It’s gone against the establishment grain for decades – and done so with principle and grim determination – but there is no doubt that CND is a real part of British life. Love it or hate it, it’s embedded in our country’s political and cultural make-up. But institutions, as we know, can become fossilised and obsolete. And their history – and the glory or ignominy of their forerunners – can weigh heavy upon succeeding generations.

Nice to know then, that CND has passed the 50 years mark without either unwarranted self-congratulation (although no doubt some may interpret this entry in that vein), or excessive self-criticism. In reality, we have had an impact on British politics and society, and we have helped achieve some restraints upon nuclear weapons and their use. We haven’t yet achieved our goal of nuclear disarmament.

What we do have is an unflinching commitment to that goal, a strong campaigning organisation and an increasing number of supporters and allies. There is widespread recognition at home and abroad that nuclear weapons do not bring safety and security. And there is increasing global demand for nuclear abolition. Building on our decades of experience – and learning the lessons from it – we are moving forward in this new context.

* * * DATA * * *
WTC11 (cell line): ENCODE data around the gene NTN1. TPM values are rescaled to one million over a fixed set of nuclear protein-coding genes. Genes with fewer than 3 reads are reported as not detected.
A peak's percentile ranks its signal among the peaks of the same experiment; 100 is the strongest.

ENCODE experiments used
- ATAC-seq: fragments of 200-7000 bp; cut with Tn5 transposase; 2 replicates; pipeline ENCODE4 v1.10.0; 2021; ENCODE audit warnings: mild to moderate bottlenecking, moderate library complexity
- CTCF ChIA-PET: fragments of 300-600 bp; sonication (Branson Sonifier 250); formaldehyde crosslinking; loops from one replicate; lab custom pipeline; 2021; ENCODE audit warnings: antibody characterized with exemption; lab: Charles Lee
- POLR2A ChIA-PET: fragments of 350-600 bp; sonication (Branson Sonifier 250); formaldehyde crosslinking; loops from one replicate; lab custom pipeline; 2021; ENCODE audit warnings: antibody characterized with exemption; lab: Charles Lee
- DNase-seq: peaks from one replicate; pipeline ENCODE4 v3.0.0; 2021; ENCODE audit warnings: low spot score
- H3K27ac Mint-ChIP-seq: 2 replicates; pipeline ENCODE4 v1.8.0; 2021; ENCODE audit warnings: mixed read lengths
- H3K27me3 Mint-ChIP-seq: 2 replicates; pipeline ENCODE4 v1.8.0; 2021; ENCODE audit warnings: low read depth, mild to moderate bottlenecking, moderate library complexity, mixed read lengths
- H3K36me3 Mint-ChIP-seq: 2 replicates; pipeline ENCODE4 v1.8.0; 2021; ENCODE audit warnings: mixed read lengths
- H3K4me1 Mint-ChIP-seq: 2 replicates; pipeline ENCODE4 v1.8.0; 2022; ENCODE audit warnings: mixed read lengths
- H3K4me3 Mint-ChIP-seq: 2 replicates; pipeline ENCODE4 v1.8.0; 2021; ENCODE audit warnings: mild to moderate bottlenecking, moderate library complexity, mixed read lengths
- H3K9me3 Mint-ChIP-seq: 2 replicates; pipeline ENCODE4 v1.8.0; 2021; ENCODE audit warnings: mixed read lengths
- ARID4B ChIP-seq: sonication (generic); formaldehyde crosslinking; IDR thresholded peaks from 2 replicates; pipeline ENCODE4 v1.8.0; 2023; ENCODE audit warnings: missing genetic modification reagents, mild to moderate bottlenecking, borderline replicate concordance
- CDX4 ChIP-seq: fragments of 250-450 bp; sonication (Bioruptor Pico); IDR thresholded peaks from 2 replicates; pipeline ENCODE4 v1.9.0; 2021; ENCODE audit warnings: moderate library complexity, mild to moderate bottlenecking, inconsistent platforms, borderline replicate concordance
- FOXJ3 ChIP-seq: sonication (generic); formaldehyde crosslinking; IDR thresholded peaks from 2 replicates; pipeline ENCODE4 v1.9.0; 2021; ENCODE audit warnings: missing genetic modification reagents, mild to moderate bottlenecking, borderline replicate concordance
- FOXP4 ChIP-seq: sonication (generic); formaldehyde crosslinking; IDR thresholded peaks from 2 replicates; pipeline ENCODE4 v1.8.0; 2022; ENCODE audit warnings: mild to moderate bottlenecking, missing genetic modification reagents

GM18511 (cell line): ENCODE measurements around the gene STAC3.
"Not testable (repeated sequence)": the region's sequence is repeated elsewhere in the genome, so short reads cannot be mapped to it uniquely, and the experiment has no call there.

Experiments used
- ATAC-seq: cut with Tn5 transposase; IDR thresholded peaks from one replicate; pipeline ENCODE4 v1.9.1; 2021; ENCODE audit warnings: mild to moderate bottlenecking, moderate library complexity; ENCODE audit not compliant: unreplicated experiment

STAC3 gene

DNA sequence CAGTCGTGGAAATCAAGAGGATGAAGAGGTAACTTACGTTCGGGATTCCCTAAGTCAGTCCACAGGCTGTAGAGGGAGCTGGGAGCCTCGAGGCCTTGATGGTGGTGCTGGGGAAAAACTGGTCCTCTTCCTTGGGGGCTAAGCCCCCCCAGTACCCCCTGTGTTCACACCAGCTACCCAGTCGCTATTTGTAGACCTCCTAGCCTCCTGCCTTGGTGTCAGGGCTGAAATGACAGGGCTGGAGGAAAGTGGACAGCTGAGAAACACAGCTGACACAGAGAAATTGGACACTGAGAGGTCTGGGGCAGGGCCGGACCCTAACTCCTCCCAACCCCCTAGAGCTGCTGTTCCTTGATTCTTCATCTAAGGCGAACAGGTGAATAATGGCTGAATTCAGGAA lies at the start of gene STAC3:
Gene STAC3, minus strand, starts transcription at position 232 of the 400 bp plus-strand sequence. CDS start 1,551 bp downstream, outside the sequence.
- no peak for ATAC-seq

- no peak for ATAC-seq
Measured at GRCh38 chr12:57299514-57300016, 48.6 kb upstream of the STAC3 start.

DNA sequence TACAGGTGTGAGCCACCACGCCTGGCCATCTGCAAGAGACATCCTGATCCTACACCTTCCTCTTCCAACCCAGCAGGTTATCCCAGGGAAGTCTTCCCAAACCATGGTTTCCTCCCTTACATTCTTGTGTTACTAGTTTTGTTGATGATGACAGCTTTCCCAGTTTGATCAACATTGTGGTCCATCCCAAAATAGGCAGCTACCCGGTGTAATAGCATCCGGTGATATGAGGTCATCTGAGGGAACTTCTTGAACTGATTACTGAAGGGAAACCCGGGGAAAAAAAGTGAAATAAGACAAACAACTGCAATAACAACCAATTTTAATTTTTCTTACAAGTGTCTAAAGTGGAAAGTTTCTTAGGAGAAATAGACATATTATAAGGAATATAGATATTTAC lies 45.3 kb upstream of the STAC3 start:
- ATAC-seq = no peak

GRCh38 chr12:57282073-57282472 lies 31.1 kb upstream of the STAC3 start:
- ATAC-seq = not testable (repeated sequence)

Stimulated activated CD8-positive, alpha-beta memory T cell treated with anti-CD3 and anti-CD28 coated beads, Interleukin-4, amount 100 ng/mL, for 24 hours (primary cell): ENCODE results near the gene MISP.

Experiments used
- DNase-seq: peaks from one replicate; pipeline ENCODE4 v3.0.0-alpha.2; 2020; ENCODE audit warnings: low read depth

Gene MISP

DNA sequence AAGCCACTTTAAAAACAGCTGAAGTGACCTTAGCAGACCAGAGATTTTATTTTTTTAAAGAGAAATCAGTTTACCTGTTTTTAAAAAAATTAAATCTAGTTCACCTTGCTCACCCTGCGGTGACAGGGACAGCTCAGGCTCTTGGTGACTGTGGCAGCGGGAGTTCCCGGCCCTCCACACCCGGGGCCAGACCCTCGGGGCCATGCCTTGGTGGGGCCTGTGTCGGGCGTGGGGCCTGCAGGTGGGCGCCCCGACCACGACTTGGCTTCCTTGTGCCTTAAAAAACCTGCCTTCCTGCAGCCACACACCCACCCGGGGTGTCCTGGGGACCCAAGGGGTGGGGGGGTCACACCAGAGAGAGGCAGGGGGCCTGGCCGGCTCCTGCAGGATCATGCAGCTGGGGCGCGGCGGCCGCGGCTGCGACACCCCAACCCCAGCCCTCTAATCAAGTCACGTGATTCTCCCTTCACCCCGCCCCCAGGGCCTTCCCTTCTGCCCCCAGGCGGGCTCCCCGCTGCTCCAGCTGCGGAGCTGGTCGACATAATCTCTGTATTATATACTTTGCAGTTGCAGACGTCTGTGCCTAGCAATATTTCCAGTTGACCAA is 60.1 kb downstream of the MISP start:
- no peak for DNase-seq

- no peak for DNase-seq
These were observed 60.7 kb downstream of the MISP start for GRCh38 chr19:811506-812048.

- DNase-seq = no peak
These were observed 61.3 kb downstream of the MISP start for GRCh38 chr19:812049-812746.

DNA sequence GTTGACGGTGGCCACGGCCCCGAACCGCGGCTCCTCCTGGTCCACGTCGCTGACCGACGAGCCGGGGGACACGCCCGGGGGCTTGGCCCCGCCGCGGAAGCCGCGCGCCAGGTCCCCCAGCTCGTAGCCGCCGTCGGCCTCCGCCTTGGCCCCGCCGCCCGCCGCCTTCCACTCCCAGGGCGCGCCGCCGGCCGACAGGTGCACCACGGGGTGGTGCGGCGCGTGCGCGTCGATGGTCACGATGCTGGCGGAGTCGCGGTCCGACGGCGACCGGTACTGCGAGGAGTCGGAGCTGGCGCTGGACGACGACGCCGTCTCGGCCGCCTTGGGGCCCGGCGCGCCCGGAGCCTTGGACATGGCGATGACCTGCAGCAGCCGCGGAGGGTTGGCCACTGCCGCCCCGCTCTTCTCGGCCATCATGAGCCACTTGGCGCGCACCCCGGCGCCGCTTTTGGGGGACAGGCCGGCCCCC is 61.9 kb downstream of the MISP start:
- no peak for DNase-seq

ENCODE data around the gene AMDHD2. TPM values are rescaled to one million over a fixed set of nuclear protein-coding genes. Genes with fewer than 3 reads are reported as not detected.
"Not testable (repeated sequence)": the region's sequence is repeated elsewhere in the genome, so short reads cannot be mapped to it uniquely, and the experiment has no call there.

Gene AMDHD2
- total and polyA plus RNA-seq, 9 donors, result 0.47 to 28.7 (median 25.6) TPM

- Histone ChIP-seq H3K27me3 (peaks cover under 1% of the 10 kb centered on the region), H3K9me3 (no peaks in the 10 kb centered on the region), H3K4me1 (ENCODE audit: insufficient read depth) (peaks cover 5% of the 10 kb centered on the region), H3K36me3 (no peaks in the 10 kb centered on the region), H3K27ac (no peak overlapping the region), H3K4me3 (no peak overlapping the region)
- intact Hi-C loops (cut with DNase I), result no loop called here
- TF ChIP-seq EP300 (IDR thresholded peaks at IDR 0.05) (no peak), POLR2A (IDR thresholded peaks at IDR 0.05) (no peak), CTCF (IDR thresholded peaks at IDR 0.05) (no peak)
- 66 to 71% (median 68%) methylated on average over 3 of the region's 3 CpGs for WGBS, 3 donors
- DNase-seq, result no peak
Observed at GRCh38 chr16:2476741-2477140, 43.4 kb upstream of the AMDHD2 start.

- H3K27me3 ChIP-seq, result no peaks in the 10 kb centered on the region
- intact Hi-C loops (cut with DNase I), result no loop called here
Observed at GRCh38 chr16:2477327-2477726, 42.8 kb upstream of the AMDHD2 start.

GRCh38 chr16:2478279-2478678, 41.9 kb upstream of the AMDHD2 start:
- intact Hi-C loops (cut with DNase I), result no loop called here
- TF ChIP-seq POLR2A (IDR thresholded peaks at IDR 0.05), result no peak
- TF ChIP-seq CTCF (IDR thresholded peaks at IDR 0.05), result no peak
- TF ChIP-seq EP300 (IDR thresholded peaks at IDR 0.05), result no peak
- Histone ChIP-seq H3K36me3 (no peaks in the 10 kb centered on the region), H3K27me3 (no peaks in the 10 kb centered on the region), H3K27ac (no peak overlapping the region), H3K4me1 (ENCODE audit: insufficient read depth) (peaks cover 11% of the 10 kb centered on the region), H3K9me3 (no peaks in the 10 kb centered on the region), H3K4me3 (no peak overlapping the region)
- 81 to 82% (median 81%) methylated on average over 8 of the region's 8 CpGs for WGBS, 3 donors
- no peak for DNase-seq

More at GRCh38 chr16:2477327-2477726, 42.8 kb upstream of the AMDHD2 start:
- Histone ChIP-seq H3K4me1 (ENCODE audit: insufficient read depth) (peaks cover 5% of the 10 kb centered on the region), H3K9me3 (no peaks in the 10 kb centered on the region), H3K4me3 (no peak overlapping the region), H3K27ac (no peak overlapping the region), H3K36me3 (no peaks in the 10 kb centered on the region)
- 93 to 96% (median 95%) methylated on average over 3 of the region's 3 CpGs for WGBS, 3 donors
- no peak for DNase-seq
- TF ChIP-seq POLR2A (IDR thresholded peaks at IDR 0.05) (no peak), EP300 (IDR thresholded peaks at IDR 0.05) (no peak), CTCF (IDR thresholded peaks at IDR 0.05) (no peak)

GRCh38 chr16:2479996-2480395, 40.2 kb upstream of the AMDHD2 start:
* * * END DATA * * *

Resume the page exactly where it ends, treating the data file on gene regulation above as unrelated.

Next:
Our Global Summit this weekend, marking our 50th anniversary, underscored our advance. As well as activists from around the world, we welcomed diplomats and experts from the UN, US and elsewhere. A meeting of minds across some traditional divides.

This is the reality. Nuclear disarmament is not the preserve of the minority, it’s the new global common sense.